2) But the big international demonstrations are only the tip of the iceberg. Globalisation is also being challenged on the ground, and in many parts of the world. Ecuador has been repeatedly destabilised by mass protests against the effects of the dollarisation of the economy, spearheaded by the indigenous Indian peasant population. Bolivia has seen mass protests against privatisation of water. Alongside the guerrilla war, Colombia has seen big protests in the cities against IMF-imposed austerity policies. Several general strikes have taken place in Argentina against those same policies. France has seen big demonstrations against attempts to raise the age of retirement. In Greece similar attempts provoked the biggest trade union demonstrations in many years. All of these are manifestations of resistance to the policies of neo-liberal globalisation. There is a rise of struggle on a global scale, most notably in Europe and in Latin America. In October 2000 the Serbian working class played the decisive role in the mass movement that overthrew Milosevic. The massive nature of the demonstrations in Genoa was the product of the mobilisation of Italian workers and youth in a context marked by strikes and resistance to the Berlusconi government. If it was the anti-globalisation movement and the Genoa Social Forum that set the scene for Genoa, it was the Italian working class that occupied it. It is particularly important not to look at what is happening in the world through narrowly British spectacles, as socialist organisations in Britain have sometimes done in the past. To do that today would lead us to underestimate the rise in the class struggle internationally and the strength and significance of the anti-globalisation movement.
Britain is starting from further back than any other country in western Europe, but the same factors are at work here. The change in the international climate has a positive effect on struggles everywhere. Plan Colombia will be harder to implement today than it would have been five or ten years ago, because of the situation in Latin America and internationally. The Palestinian uprising will receive more international support and solidarity today than would have been the case some years ago. The recent visit to the Occupied Territories of French peasant leader and anti-globalisation campaigner José Bové was symbolic in this regard.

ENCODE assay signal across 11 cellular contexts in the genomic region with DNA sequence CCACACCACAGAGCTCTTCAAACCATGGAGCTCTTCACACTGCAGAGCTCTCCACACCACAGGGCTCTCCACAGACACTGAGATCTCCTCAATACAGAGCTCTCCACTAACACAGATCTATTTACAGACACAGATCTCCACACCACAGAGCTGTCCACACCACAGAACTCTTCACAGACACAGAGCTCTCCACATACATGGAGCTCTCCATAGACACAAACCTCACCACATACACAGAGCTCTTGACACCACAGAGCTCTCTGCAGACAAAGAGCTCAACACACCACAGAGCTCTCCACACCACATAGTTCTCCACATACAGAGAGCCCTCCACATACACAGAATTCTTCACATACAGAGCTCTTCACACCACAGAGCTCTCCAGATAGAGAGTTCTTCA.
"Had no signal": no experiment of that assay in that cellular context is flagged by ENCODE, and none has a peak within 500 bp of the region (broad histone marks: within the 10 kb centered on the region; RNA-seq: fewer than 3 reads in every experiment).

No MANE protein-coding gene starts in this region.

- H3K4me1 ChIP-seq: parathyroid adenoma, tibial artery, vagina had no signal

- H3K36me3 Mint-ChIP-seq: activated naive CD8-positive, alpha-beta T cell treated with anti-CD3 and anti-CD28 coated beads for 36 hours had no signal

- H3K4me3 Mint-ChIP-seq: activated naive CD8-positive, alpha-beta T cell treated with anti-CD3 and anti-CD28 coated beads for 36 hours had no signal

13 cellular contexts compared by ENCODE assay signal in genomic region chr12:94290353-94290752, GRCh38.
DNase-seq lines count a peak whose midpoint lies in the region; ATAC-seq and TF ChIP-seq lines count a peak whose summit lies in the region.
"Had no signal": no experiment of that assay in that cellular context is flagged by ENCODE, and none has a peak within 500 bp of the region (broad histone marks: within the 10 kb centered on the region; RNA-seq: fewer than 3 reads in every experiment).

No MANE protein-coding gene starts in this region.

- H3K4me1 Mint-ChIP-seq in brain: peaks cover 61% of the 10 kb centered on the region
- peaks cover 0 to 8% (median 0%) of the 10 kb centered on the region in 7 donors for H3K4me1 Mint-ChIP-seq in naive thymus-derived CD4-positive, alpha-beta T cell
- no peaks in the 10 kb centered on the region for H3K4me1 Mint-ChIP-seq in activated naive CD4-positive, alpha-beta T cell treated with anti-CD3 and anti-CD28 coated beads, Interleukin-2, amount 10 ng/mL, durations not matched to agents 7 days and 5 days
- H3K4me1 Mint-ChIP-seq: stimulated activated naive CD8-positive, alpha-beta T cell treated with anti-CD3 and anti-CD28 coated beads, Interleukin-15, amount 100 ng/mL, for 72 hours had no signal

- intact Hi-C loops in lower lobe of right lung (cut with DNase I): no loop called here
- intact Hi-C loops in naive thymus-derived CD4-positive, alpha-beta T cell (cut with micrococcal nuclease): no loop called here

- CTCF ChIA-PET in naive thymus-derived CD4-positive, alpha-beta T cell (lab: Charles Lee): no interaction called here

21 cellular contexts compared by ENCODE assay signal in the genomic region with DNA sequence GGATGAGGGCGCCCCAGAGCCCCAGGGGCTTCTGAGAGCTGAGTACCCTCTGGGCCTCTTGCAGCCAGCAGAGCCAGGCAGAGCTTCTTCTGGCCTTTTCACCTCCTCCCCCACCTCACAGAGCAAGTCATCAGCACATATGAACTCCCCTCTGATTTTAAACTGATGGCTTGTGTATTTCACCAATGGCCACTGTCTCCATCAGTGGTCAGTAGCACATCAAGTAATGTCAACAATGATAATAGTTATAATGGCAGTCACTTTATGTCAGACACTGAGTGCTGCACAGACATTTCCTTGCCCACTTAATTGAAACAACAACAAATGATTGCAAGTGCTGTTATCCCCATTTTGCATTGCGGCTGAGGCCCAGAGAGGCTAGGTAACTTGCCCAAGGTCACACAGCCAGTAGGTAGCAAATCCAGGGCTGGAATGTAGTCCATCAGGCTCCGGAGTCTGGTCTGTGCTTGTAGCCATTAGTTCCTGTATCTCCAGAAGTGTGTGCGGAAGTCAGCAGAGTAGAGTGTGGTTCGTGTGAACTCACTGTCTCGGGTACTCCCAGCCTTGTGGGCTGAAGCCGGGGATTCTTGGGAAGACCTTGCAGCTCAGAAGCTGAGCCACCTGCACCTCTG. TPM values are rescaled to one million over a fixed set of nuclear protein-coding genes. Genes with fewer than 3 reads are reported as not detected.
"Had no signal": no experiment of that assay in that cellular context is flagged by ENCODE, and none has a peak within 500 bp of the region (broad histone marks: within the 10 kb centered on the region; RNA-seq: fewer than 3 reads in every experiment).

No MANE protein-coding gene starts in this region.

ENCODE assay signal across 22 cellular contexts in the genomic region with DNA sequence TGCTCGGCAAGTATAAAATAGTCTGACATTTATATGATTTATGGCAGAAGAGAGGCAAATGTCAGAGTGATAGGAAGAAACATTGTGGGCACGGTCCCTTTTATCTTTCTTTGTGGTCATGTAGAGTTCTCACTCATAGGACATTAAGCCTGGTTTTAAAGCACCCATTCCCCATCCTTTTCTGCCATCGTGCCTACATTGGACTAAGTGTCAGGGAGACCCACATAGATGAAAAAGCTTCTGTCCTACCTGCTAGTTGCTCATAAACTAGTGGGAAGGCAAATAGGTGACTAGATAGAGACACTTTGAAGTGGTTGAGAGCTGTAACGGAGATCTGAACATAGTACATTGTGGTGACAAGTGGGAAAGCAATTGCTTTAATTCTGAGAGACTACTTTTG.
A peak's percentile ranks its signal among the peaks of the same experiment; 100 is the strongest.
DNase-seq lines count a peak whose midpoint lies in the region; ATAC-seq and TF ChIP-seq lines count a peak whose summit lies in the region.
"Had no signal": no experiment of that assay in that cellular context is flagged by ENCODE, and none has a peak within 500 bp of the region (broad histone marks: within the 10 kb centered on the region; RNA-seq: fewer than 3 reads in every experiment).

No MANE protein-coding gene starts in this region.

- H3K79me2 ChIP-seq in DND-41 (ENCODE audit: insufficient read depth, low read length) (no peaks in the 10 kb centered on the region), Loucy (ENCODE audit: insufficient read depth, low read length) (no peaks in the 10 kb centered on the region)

3) There is a shift of opinion taking place. Workers have now considerable direct experience of privatisation, deregulation, flexible working and increasing job insecurity. The reality of poverty, insecurity and inequality is breaking through the hype. All over the world, people are realising that globalisation is not good for everyone, indeed that it is very bad for the vast majority of people. Russian workers are massively disillusioned with the market. Young people are radicalising against globalisation. The intellectual trend today is towards a questioning of the system and a denunciation of its injustices.
4) There is a growing realisation that the reformists have abandoned the working class. This has been reinforced by the experience of left governments in power over the last period in the four biggest countries of the EU. The questioning of the links between the Labour Party and the unions in this country has its equivalent in other countries. There is a growing distance between the bourgeoisified traditional workers' parties and their working class base. The first manifestation of this was the still continuing and indeed growing phenomenon of mass abstention at elections. And over the last several years, we have seen in country after country growing support for (mostly new) political forces to the left of the official Left.
5) It is now becoming clear that European and North American capitalism merely received a suspended sentence in 1997-98. The extension of the economic crisis to the imperialist heartlands was then widely expected both by Marxists and bourgeois commentators.
That did not happen immediately, but it is now increasingly clear that we are on the verge of a world recession. However, we should avoid falling into catastrophist analyses on two levels. First of all, although the recession looks serious, we cannot predict its exact evolution; in particular, there is no certainty that it will lead to a financial crash of 1929 proportions. Secondly, there is no automatic, linear connection between recession and working-class radicalisation and combativity; sometimes the onset of recession actually has in the first instance a demobilising effect, but that depends on the depth and speed of the recession and also on the concrete political situation in each country. However, what is certain is that the onset of recession will lead more people to question the system.
The above points indicate a more favourable context on a world scale for the working class and for the struggle against capitalism. They do not cancel out the effects of the past period, but they do describe a situation where the working class can regain lost ground.
Today comparisons are being made with 1968, or more precisely with the period preceding 1968. Rather than simply saying that we are in a different period, it is worth looking at what are the similarities and the differences.
What there is in common between now and the 1960s is a radicalisation of workers and youth which has an international character, obviously at different levels in different countries. There is also, as there was then, a growing feeling of being part of an international movement.